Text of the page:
My grandmother, Christine, was known for her Christmas cookies and we all looked forward to them every year. She must’ve gotten started making them in October because it seemed like she had an endless supply packed carefully in Tupperware® (the real stuff) in her freezer.
If a cookie recipe called for nuts, grandma used pecans, often sent to her by her sisters in Georgia. Her sisters painstakingly picked, shelled, and packed the pecans into Ziploc freezer bags and sent them to grandma who stored them in perfect stacks in the second freezer in her garage.
Grandma made crescent cookies (like Mexican [or Russian, depending on your perspective] tea cookies but made with pecans and carefully shaped by hand into crescent shapes) dusted with powdered sugar. She also made mini pecan pies, fudge slices laden with mini marshmallows in pastel colors, and toffee bar cookies topped with melted chocolate and sprinkled with chopped pecans.
When guests dropped by, grandma set out a plate of cookies. She carefully metered them out for family and would let you know if she thought you’d had your share, which is when she would offer you fruitcake instead.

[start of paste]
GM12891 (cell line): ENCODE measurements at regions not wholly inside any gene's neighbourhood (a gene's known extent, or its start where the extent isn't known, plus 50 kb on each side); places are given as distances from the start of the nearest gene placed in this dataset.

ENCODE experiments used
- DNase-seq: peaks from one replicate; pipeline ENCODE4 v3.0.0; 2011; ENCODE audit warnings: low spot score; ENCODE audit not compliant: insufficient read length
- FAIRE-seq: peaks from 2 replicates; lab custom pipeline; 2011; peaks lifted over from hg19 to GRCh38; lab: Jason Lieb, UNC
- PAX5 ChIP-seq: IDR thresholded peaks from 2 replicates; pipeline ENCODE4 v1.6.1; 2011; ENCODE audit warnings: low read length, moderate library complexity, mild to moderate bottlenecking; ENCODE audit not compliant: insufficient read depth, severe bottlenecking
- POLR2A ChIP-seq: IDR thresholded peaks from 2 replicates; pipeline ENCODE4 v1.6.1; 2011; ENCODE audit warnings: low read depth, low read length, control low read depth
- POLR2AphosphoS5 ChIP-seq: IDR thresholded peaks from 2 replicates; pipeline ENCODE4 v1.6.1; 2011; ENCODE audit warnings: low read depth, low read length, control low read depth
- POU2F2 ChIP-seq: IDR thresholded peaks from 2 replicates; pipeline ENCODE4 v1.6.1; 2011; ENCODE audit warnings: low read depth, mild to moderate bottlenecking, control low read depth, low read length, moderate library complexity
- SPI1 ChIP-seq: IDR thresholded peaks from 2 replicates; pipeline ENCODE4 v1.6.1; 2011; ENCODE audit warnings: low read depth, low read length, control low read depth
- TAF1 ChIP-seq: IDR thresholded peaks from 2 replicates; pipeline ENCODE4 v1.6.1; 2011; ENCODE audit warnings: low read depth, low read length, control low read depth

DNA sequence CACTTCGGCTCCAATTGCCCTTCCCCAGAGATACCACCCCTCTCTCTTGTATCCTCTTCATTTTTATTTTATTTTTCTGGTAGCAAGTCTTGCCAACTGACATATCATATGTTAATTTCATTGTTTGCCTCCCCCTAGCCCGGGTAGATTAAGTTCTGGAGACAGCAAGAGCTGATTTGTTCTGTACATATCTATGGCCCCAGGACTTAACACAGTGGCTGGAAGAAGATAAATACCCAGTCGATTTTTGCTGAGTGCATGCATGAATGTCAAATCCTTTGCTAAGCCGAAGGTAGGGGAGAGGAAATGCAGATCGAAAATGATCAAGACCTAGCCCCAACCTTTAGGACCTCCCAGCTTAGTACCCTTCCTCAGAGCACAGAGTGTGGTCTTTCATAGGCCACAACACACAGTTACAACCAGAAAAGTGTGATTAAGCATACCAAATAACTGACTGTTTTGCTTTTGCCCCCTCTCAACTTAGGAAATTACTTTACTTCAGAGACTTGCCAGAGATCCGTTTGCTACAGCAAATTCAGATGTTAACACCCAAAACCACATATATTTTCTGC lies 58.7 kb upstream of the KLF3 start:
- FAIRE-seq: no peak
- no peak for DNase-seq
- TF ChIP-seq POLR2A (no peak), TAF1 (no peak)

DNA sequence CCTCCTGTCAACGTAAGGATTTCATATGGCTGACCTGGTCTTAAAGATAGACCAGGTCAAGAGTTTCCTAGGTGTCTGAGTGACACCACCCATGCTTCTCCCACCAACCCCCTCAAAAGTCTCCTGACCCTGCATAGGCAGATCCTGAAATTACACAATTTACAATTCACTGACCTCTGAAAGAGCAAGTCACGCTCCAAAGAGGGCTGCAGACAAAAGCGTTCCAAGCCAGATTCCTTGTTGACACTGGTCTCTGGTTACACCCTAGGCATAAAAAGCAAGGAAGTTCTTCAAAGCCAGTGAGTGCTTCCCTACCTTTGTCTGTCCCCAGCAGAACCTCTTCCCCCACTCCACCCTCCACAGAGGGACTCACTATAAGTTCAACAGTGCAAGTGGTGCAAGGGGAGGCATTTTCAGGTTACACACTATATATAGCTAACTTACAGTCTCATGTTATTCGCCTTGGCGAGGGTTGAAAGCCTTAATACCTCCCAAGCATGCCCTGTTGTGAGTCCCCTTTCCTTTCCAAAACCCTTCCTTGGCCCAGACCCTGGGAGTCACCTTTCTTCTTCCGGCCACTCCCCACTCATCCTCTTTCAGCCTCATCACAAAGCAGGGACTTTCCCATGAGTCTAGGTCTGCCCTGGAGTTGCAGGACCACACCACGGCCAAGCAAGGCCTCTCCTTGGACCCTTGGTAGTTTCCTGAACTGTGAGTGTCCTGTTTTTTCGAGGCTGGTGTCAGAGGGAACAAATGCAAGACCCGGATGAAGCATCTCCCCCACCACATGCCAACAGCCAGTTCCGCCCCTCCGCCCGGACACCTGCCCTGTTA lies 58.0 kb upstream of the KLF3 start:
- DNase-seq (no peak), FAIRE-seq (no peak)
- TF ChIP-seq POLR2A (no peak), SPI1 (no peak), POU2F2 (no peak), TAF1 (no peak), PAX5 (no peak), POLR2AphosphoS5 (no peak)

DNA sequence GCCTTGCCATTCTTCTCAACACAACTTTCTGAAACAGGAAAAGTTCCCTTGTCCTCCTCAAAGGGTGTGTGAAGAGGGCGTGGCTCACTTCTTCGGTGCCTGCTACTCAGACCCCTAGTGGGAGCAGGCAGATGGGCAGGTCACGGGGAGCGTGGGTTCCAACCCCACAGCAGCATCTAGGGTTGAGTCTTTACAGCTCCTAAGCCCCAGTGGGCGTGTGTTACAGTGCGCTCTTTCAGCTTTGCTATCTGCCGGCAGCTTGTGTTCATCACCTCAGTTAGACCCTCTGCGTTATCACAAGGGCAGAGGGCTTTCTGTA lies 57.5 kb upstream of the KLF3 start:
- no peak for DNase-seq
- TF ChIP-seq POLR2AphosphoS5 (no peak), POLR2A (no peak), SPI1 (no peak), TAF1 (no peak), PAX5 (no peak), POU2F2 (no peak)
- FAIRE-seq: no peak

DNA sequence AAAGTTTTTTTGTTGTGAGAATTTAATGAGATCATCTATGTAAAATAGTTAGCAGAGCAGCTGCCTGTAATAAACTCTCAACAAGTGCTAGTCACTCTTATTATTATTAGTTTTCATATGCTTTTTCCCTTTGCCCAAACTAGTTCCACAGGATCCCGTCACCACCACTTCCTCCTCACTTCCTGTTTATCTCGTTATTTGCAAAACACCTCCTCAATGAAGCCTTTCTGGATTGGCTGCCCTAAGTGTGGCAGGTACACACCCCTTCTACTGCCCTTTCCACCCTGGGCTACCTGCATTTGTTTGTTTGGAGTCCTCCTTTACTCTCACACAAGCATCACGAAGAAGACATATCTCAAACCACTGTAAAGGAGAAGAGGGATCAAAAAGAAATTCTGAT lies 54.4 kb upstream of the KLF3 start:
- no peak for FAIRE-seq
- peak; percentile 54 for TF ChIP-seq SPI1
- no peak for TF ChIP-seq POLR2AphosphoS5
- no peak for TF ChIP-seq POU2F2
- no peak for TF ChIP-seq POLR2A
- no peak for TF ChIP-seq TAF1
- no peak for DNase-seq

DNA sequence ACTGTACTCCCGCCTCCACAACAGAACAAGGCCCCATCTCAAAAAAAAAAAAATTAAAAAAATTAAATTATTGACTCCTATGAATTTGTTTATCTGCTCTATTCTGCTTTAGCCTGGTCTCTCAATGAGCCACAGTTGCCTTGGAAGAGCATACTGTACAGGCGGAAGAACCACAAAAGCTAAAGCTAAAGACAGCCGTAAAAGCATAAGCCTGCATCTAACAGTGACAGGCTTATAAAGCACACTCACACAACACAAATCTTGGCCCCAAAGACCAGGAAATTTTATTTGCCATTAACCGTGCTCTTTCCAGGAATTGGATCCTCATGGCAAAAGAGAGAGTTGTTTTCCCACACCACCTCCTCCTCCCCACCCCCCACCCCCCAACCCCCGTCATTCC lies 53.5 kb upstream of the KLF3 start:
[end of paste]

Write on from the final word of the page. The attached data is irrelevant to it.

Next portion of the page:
My mother and aunts knew to go directly to the source and would sneak cookies from the stash in the freezer. I don’t remember ever daring to do so myself although I wasn’t above swiping a marshmallow from the jar in her pantry.
One Christmas a few years ago I attempted to reproduce my grandmother’s tradition. I spent weeks mixing, baking, and storing the cookies. I served them to guests and boxed them up to deliver to a few people including Richard, the old man who lived alone on the corner of MLK and E. Pike. After doing it myself I can tell you that I gained new respect for the amount of work my grandmother exerted to maintain that tradition every year and that I guarded my freezer stash almost as closely as she did. But I’m sure my husband and children swiped a few. At least I hope they did.
Offering: one wooden rolling pin (that never belonged to Christine)